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Our children are able to experience the world by themselves, we just don’t let them try, out of fear.
Research shows that in news broadcasting, negative subjects outweigh the positives by far. We hear awful stories, the kind that makes us shiver. The ones we miss are told to us by family, friends, and neighbors. In Western countries, we have this feeling that we are somehow (though we can’t really explain why) always in some kind of danger.
This constant (and uncomfortable) underlying feeling of fear guides our choices, especially when it comes to our children. Because we want them safe, we want them protected. But are you doing it in the best way? Are you helping your children? Are you using the correct method?
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Children Need To Grow Up (Someday)
One of the first problems that arise from this over-zealous protection is that children take forever to grow up if they ever do so. We already results of this. Children stay longer and depend more on their parents. In the US, 52% of young adults (18-29 yo) were living with one or both of their parents. The pandemic has a little role in it, but in February last year, the number was already 47%. And more than half of the children who leave their parent’s home will return at some point.
This is not a problem in itself, as a multi-generational household has been the human standard since the dawn of time, but the tradition has always been to live together to make it easier for everyone. Our children, coming out of a comfy and safe cocoons, might find the real world to be harsh, and feel like they don’t have the shoulders for it. Living with mom and dad takes a lot of responsibilities off their shoulders, they save money, and don’t have to do chores they would have to in their own place.
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Let’s make it clear: if you treat your 12 yo child as if he was 5, you cannot expect them to behave like a 12 yo. Well, if you helicopter your children during their whole childhood, you cannot expect them to become autonomous adults.
To Become Capable, You Need To Practice
Autonomy used to be a fundamental skill we taught to children. But in a couple of generations, this changed drastically. In an article from the daily mail, an example is given of a family of 4 generations. While the great-grandfather was allowed to roam up to 6 miles from home to go fishing, his great-grandson is only allowed to walk by himself until the end of the street (300 yards).
I was curious so I asked my grandpa. He told me that as a child he was to deliver the milk before going to school and would walks miles by himself. In the winter, that meant in the cold dark weather. On Sundays, he would take a horse and go on rides wherever he’d fancy going (as long as he didn’t make the horse sweat, that was the rule).
But, what about today? The other night my daughter (she’s 10) had a dance lesson, she went and was supposed to come back by herself (we currently live in a small mountain village). At 7 pm it was already dark, but she had lamp. There was a light rain, but she had her raincoat. A mom from the dance class saw her and drove her home (even tough it was a six minute walk, I checked) and asked my daughter how her mom could let her walk alone at night. My daughter looked at me like I was the worst mother ever.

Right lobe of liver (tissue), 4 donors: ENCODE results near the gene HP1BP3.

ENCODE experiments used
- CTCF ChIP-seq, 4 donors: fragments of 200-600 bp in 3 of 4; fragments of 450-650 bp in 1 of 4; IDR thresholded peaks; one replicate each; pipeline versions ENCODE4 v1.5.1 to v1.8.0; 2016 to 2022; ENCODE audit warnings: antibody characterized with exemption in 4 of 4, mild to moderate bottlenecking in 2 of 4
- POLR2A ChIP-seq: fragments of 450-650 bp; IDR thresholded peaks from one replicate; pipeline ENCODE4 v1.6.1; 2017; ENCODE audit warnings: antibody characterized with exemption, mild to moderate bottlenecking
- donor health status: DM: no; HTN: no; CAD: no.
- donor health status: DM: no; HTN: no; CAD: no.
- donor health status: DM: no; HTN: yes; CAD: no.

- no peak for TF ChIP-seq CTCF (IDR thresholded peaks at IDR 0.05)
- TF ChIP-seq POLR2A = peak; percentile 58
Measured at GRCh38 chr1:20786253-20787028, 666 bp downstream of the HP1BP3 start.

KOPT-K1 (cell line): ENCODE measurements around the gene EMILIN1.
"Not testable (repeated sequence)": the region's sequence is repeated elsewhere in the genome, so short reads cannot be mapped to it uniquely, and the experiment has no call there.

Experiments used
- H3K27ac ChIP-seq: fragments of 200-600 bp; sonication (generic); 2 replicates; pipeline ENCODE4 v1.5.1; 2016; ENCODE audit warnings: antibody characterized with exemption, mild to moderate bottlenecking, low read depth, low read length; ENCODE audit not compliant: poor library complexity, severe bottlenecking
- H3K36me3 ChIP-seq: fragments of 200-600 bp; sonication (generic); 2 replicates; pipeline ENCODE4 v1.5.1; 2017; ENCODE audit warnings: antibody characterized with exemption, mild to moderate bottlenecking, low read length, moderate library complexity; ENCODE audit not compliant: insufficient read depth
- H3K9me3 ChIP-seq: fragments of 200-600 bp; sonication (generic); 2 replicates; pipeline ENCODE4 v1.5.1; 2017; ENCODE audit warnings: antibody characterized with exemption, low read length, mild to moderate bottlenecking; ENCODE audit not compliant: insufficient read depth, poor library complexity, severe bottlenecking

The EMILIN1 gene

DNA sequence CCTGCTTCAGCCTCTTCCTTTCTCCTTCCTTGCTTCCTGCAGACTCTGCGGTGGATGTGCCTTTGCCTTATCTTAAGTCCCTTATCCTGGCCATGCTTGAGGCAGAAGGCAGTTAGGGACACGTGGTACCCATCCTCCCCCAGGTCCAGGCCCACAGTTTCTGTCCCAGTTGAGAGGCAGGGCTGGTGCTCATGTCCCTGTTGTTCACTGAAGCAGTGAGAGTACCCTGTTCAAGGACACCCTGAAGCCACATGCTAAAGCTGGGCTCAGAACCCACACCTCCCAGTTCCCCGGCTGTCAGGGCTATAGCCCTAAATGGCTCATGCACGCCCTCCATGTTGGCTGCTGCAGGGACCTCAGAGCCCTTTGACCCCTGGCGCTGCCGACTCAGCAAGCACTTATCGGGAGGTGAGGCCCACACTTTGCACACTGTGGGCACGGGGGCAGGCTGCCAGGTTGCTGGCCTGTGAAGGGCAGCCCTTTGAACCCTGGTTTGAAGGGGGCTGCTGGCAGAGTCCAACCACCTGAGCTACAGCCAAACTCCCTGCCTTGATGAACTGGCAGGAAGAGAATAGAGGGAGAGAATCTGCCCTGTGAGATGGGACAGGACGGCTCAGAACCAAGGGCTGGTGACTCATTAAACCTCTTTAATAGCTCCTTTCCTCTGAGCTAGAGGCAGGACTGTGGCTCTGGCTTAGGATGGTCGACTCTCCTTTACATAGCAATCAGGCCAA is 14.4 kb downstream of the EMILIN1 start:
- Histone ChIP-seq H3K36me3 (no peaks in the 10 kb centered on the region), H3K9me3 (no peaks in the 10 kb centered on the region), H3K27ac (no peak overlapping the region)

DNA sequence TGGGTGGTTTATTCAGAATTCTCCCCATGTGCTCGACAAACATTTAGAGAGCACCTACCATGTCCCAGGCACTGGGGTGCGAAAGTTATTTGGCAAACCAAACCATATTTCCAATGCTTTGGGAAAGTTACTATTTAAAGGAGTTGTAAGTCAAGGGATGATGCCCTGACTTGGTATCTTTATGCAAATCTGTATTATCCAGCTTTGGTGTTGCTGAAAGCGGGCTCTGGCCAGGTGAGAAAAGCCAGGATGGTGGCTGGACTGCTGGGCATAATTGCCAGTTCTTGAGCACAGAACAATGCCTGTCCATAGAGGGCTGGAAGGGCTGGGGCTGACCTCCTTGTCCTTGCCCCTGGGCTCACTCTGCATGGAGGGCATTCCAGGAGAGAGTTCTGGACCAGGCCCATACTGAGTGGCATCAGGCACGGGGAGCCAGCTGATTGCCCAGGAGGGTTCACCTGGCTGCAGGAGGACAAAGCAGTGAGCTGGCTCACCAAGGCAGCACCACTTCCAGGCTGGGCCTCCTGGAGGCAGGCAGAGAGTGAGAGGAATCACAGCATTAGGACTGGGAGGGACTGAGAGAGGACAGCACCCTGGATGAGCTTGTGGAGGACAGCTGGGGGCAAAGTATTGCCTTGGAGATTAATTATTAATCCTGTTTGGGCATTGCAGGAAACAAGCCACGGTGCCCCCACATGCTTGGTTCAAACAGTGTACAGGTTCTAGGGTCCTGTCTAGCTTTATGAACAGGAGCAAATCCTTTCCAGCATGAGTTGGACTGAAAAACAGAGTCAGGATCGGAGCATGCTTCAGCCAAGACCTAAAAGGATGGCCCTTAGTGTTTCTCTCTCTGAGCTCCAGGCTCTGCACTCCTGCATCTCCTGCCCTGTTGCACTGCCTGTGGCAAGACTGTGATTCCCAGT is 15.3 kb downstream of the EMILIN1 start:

This roaming range is an interesting example of how children’s freedom is being reduced every day in the name of security. But how are they ever going to be able to find their way, overcome stressful situations, grow self-confidence, become curious and resilient if they never have a chance to practice?
While you feel like you’re protecting your children, you are also creating new problems for them, and far likely that this dreadful kidnapping you’re afraid of.
Consequences Of A Lack Of Freedom (And Trust)
The main problem here is that helicopter moms think on a short term basis: the street is dangerous, if my child rides their bike, they might have an accident. The thing is, one day they will be a teen, and later a young adult. When will they have practiced those street behavior skills? Your teenager will have to learn by themselves, but they will lack confidence. Or, you plan on giving rides until your child Reaches a certain age? And what then? They will become grown-ups with no experience…
Let me ask you something: When you don’t let your child ride their bike in the neighborhood without supervision, how much of this decision is for your own comfort? So you don’t have to worry?
You might ask, what is the age to be allowed to ride alone then? That’s an interesting question, it depends on how much autonomy you taught your child. From 10 yo, a child is usually able to ride his bike on known streets, where dangers have been pointed out already several times. Of course, it is more time and energy-consuming to teach your child to ride their bike, to let them practice in a safe environment and to evaluate their skills before letting him go alone, than it is to go along with them to oversee.
But, if you put in the time, you only have to do the job once and you’re good for life. Your child will not only practice their autonomy but they will grow their self-confidence and will nurture their curiosity by filling their adventurous needs. And, you won’t have to drive them everywhere for the next 10 years.
Another important part of this childhood freedom is the connection with nature. As moms, we have plenty to do and cannot spend 2 hours a day in the forest, park, or other natural playgrounds. A report from Dr William Bird, the health adviser to Natural England, shows that nowadays, children are more likely to develop mental health issues because of their lack of contact with nature. Natural spaces are proven to reduce stress within minutes. The thing is, for nature to be a remedy for the stressful adult life, children need to develop a healthy relationship with it from a young age.